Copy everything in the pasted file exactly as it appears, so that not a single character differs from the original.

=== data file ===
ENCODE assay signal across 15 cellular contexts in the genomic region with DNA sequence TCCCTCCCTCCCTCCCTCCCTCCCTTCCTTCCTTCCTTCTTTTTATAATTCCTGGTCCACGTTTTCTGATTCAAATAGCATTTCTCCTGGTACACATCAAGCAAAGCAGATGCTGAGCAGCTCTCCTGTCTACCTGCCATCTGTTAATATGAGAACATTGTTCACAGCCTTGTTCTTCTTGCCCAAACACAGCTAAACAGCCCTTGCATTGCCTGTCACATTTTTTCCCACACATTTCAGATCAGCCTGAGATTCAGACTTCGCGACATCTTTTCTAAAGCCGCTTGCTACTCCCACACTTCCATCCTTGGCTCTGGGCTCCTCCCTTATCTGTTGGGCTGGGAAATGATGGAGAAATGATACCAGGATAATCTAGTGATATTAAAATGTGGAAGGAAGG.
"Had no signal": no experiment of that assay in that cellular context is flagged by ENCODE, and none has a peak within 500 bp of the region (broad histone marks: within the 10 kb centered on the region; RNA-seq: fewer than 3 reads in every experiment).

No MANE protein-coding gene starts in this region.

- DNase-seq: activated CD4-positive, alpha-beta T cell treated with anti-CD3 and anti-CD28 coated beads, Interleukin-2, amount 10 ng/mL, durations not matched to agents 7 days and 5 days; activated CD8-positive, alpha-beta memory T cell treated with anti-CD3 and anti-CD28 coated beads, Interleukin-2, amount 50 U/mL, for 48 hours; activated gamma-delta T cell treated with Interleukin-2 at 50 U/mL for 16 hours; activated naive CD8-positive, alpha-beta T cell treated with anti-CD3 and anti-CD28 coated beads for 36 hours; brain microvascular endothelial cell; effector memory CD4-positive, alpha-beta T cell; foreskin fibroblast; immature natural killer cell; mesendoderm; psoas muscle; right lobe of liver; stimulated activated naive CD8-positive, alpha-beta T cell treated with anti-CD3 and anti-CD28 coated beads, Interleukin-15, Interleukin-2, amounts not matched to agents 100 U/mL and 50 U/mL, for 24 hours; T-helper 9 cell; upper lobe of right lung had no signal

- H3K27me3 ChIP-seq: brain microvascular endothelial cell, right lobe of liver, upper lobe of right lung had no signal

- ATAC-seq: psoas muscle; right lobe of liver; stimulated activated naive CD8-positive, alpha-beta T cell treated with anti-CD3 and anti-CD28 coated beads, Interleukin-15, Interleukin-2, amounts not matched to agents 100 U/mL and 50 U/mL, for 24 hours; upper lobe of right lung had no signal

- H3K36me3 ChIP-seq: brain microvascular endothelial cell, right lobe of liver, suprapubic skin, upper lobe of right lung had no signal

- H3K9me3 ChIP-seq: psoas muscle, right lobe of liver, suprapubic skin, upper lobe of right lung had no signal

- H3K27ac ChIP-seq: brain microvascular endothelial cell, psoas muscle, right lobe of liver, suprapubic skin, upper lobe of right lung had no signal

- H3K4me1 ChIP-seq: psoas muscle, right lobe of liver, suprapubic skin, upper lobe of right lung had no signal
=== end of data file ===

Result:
ENCODE assay signal across 15 cellular contexts in the genomic region with DNA sequence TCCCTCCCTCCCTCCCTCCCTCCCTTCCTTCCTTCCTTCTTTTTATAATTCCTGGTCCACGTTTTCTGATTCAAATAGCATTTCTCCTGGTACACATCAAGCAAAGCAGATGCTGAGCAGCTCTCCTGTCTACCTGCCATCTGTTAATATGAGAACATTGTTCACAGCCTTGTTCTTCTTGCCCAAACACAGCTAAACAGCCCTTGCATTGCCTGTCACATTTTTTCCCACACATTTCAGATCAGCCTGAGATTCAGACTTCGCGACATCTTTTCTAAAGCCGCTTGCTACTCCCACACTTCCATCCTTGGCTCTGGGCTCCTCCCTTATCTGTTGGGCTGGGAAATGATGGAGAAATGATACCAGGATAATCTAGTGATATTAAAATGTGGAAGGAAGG.
"Had no signal": no experiment of that assay in that cellular context is flagged by ENCODE, and none has a peak within 500 bp of the region (broad histone marks: within the 10 kb centered on the region; RNA-seq: fewer than 3 reads in every experiment).

No MANE protein-coding gene starts in this region.

- DNase-seq: activated CD4-positive, alpha-beta T cell treated with anti-CD3 and anti-CD28 coated beads, Interleukin-2, amount 10 ng/mL, durations not matched to agents 7 days and 5 days; activated CD8-positive, alpha-beta memory T cell treated with anti-CD3 and anti-CD28 coated beads, Interleukin-2, amount 50 U/mL, for 48 hours; activated gamma-delta T cell treated with Interleukin-2 at 50 U/mL for 16 hours; activated naive CD8-positive, alpha-beta T cell treated with anti-CD3 and anti-CD28 coated beads for 36 hours; brain microvascular endothelial cell; effector memory CD4-positive, alpha-beta T cell; foreskin fibroblast; immature natural killer cell; mesendoderm; psoas muscle; right lobe of liver; stimulated activated naive CD8-positive, alpha-beta T cell treated with anti-CD3 and anti-CD28 coated beads, Interleukin-15, Interleukin-2, amounts not matched to agents 100 U/mL and 50 U/mL, for 24 hours; T-helper 9 cell; upper lobe of right lung had no signal

- H3K27me3 ChIP-seq: brain microvascular endothelial cell, right lobe of liver, upper lobe of right lung had no signal

- ATAC-seq: psoas muscle; right lobe of liver; stimulated activated naive CD8-positive, alpha-beta T cell treated with anti-CD3 and anti-CD28 coated beads, Interleukin-15, Interleukin-2, amounts not matched to agents 100 U/mL and 50 U/mL, for 24 hours; upper lobe of right lung had no signal

- H3K36me3 ChIP-seq: brain microvascular endothelial cell, right lobe of liver, suprapubic skin, upper lobe of right lung had no signal

- H3K9me3 ChIP-seq: psoas muscle, right lobe of liver, suprapubic skin, upper lobe of right lung had no signal

- H3K27ac ChIP-seq: brain microvascular endothelial cell, psoas muscle, right lobe of liver, suprapubic skin, upper lobe of right lung had no signal

- H3K4me1 ChIP-seq: psoas muscle, right lobe of liver, suprapubic skin, upper lobe of right lung had no signal